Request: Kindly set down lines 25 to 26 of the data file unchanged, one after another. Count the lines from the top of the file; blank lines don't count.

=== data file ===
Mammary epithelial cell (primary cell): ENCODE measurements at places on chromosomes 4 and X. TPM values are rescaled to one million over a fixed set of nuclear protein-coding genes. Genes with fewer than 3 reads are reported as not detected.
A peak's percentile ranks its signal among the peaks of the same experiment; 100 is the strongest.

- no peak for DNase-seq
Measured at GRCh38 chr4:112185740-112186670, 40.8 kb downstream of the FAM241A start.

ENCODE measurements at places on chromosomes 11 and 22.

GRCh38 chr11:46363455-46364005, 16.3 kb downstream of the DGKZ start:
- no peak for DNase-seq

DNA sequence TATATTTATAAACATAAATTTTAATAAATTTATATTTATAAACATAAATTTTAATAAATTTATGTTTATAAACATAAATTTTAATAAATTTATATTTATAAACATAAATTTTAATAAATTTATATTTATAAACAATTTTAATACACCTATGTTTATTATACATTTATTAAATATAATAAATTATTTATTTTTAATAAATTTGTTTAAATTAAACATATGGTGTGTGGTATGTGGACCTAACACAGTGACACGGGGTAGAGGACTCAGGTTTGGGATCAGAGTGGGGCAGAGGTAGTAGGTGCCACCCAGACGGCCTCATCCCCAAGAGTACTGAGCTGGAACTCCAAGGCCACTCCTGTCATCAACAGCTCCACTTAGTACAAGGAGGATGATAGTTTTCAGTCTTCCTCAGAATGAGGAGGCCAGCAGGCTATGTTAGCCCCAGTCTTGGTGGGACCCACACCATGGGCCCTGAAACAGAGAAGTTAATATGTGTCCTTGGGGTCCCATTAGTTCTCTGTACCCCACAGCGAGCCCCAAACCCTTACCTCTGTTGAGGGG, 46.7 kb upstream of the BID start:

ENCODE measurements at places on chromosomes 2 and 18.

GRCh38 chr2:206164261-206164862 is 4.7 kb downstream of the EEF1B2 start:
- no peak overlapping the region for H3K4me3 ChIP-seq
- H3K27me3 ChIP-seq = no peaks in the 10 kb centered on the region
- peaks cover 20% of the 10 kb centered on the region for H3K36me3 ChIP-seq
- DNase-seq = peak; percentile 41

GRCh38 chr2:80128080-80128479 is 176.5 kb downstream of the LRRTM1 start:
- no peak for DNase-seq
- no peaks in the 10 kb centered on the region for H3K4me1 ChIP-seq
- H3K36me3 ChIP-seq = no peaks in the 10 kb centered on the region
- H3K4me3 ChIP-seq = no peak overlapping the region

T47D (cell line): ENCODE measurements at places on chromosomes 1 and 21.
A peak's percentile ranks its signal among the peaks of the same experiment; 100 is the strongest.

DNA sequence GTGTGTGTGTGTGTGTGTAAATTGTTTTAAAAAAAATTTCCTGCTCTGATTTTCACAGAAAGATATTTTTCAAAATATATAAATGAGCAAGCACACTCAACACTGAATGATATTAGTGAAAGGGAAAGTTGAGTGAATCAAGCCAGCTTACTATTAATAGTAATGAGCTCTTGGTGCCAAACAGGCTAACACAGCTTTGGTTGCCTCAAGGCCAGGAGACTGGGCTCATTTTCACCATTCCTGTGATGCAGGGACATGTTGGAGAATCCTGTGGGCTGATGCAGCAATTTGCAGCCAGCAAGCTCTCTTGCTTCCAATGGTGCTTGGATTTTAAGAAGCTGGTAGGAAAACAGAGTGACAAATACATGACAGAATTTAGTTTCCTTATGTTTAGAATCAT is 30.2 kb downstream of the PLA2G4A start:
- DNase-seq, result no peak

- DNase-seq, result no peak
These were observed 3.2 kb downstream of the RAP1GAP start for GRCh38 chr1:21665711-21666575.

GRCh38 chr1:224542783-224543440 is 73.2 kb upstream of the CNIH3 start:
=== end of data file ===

These were observed 3.2 kb downstream of the RAP1GAP start for GRCh38 chr1:21665711-21666575.

GRCh38 chr1:224542783-224543440 is 73.2 kb upstream of the CNIH3 start: